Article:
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Yogha, Pranayam and Oxygen: Conception & Facts

oxygen,carbon dioxide,breathing

To understand the Yogah in present scientific scenario is very essential to prove the therapeutic effect of Yogah in the light of modern scientific clinical trials. The common conception about the breathing techniques is that we inhale the pure oxygen and exhale the pure carbon dioxide whereas oxygen is both essential and harmful to life. The maximum research publication regarding the effect of yogah discussed more about the effect of oxygen by inhaling only. To give the start to our research it is essential here to discuss some facts about the air and oxygen. The fact is that maximum number of diseases in the human system is due to the following molecules of oxygen itself.

The oxygen species produced in cells include.

1. Hydrogen peroxide (H2O2), hypochlorous acid (HClO)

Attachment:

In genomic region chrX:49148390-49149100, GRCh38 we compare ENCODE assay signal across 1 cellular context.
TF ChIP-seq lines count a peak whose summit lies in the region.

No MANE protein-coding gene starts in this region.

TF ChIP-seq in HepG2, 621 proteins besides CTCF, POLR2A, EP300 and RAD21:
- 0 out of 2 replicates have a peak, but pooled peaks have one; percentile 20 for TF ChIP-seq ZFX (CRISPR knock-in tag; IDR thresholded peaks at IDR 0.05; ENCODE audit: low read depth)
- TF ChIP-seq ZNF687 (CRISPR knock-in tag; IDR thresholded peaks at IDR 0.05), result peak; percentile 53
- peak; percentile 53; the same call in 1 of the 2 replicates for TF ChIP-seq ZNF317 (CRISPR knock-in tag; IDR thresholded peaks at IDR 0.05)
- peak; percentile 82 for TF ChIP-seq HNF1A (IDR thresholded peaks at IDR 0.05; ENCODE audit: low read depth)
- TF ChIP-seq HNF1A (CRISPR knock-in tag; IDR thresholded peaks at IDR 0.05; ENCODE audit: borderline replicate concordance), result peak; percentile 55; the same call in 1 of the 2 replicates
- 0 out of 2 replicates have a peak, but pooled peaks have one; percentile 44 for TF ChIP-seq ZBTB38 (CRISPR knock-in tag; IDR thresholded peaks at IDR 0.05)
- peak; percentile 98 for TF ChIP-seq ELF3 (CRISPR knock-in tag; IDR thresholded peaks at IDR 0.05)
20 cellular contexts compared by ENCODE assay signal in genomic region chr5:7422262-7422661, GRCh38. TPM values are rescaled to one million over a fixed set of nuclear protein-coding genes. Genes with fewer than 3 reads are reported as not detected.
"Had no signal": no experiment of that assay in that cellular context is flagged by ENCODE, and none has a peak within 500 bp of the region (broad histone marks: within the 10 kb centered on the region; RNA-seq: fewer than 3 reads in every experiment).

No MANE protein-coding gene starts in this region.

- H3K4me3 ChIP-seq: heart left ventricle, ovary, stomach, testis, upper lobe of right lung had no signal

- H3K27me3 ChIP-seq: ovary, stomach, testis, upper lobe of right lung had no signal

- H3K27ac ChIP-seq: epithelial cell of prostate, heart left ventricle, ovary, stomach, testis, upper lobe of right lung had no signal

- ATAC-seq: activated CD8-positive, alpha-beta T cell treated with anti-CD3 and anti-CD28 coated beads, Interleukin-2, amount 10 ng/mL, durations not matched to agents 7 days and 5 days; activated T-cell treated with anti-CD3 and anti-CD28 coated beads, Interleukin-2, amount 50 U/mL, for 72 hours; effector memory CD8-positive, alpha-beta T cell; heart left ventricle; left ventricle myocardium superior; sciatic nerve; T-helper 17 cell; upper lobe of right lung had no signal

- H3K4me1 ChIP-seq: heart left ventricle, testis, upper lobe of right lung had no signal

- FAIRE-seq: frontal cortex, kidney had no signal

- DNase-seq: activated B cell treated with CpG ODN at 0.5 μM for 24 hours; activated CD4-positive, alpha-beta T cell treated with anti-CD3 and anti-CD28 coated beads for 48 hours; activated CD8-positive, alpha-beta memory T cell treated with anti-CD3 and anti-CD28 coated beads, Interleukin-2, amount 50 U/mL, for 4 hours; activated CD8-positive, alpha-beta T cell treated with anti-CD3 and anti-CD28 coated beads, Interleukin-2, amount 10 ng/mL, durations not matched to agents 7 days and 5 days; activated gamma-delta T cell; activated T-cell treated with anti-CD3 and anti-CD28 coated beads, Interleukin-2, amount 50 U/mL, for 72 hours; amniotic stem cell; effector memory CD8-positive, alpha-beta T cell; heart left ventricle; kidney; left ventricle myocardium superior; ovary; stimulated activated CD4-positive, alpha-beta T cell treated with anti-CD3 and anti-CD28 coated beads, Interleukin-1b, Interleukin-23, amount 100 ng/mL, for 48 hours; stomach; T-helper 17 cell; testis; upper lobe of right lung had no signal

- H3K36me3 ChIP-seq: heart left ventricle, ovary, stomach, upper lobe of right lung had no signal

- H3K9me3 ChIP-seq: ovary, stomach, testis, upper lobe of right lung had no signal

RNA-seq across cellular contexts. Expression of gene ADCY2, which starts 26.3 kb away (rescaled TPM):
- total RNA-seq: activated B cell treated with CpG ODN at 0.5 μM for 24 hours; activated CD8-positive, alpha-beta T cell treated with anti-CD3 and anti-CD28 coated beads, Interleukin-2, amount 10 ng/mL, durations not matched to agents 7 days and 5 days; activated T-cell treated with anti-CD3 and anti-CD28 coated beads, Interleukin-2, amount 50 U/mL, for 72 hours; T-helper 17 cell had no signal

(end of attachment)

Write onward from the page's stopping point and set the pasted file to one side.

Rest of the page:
2. Hydroxyl radical (•OH)
3. Superoxide anion (O2−)

In the composition of earth atmosphere air at sea level (dry air) is % Nitrogen- 78.08, Oxygen-20.95 Argon- 0.93, Carbon dioxide-0.03, Neon-0.0018, Helium-0.0005, Krypton- 0.0001,Xenon-0.00001.

The composition of air which we inhale is roughly 78% nitrogen, 21% oxygen, 0.96% argon and 0.04% carbon dioxide, helium, water, and other gases. (% by volume). The composition of air which we exhale is roughly 78% nitrogen, 15% to 18% oxygen, 4% to 5% carbon dioxide and 0.96% argon (% by volume).

Additionally vapors and trace gases are present: 5% water vapor, several parts per million (ppm) of hydrogen and carbon monoxide, 1 part per million (ppm) of ammonia and less than 1 ppm of acetone, methanol, ethanol and other volatile organic compounds.